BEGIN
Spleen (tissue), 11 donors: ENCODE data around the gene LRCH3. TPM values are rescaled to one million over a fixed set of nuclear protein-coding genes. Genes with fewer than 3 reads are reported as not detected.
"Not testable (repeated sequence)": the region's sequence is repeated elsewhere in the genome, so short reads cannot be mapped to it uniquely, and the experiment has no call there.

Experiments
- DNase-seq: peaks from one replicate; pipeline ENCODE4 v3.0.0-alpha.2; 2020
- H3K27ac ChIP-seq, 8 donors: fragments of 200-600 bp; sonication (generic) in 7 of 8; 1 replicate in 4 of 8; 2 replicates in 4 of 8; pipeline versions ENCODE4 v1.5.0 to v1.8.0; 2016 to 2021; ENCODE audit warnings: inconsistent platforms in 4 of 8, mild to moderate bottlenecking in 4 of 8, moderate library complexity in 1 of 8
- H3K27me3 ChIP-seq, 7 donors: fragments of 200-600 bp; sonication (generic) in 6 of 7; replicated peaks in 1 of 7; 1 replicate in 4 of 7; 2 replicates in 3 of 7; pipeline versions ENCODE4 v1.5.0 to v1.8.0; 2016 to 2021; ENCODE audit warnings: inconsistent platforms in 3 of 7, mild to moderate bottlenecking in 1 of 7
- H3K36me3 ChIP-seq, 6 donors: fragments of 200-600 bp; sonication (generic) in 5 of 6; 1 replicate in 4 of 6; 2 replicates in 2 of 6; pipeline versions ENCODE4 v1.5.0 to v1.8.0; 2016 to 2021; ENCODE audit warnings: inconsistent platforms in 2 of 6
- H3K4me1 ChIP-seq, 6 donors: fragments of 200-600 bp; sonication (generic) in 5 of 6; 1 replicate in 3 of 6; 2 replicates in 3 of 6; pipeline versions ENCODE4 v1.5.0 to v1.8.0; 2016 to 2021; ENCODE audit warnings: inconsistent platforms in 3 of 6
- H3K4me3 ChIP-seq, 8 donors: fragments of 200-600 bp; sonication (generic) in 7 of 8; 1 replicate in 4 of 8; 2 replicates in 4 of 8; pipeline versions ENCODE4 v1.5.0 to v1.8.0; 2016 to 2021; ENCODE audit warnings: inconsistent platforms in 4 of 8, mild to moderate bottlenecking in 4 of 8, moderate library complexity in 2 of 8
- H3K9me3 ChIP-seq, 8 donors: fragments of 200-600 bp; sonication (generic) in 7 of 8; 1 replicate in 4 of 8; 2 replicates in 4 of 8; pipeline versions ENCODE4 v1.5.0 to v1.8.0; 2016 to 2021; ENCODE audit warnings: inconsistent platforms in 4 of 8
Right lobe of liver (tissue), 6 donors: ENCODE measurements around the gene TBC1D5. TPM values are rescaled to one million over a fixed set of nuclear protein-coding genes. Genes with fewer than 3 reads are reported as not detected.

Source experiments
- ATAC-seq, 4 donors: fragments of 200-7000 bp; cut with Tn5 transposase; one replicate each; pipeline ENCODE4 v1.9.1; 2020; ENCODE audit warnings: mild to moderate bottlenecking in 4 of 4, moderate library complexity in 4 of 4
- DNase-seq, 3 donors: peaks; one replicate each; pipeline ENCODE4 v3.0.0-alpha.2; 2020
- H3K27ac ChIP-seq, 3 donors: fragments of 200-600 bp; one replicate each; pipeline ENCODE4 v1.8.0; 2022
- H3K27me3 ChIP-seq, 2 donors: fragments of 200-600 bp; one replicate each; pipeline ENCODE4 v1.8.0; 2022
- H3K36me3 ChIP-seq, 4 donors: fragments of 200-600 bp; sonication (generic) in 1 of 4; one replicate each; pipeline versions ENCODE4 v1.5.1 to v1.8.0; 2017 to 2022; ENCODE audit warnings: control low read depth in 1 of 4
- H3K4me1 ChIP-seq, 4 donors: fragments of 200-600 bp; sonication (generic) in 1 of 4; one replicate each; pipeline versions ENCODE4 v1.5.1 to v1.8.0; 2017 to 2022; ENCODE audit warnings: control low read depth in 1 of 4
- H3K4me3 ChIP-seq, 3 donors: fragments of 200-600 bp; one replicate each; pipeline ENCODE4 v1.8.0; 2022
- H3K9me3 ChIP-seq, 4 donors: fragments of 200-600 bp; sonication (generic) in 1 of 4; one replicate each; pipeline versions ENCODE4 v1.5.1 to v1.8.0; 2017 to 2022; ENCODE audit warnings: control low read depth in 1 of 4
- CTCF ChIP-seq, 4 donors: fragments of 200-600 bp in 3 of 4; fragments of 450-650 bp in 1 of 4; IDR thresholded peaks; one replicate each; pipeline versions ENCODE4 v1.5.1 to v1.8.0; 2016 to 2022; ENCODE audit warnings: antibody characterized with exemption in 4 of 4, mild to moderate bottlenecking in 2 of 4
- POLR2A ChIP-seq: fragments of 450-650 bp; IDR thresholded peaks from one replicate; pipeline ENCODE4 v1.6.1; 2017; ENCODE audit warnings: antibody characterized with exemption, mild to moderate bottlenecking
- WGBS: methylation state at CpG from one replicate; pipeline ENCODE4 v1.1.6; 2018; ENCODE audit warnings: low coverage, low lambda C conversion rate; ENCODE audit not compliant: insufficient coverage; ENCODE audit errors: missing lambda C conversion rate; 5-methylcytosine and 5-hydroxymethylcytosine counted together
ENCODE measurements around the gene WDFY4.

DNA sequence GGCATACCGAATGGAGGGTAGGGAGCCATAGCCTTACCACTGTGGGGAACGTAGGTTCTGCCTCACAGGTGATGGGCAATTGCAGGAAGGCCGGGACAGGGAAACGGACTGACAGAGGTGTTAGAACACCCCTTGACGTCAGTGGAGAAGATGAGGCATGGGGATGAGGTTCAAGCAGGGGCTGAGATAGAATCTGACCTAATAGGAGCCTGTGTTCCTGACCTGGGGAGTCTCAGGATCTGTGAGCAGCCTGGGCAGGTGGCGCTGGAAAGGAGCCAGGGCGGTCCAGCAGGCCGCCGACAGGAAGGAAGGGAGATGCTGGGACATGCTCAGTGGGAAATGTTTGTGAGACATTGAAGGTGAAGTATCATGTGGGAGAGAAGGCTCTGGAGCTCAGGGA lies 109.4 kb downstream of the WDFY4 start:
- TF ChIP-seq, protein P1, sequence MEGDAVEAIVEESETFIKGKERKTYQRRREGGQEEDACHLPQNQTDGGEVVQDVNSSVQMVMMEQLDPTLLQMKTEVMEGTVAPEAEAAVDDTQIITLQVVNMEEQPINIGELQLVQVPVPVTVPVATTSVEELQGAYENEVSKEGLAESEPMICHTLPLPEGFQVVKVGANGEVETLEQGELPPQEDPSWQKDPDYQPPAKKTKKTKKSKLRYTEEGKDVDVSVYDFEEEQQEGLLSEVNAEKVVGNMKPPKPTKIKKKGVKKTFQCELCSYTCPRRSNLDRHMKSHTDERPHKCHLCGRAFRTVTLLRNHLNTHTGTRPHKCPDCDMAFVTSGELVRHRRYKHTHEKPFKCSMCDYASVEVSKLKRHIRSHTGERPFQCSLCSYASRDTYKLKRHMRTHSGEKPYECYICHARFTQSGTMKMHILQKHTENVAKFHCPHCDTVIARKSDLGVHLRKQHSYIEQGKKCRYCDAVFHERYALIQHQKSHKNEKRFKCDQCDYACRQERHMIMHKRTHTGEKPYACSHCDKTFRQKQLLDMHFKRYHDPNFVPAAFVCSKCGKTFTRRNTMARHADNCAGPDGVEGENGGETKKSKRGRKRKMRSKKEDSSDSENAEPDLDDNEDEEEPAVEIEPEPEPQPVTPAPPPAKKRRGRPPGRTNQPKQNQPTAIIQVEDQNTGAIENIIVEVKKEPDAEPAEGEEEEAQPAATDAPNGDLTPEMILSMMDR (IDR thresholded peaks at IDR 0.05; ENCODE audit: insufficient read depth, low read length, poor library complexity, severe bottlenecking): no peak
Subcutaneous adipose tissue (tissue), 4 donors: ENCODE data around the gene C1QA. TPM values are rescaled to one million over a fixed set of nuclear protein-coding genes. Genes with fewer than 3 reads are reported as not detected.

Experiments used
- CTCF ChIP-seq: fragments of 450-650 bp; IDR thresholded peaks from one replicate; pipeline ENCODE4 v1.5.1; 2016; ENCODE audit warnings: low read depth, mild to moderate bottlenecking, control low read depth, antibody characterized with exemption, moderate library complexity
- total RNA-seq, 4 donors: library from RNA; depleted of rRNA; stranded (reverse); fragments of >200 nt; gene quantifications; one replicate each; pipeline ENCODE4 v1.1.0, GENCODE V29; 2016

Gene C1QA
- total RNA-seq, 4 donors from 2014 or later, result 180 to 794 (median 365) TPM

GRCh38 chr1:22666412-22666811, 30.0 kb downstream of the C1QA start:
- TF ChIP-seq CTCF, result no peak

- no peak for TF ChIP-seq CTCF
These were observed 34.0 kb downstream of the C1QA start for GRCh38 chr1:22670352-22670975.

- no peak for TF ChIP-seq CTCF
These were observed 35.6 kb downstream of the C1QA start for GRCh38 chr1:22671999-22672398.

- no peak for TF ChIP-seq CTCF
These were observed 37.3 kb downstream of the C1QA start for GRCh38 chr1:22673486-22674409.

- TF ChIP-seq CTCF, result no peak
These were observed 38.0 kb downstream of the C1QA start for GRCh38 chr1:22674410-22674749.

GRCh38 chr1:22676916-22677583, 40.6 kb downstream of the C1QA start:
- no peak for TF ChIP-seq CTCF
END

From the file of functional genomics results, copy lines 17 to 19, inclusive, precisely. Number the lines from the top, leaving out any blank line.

- H3K36me3 ChIP-seq, 4 donors: fragments of 200-600 bp; sonication (generic) in 1 of 4; one replicate each; pipeline versions ENCODE4 v1.5.1 to v1.8.0; 2017 to 2022; ENCODE audit warnings: control low read depth in 1 of 4
- H3K4me1 ChIP-seq, 4 donors: fragments of 200-600 bp; sonication (generic) in 1 of 4; one replicate each; pipeline versions ENCODE4 v1.5.1 to v1.8.0; 2017 to 2022; ENCODE audit warnings: control low read depth in 1 of 4
- H3K4me3 ChIP-seq, 3 donors: fragments of 200-600 bp; one replicate each; pipeline ENCODE4 v1.8.0; 2022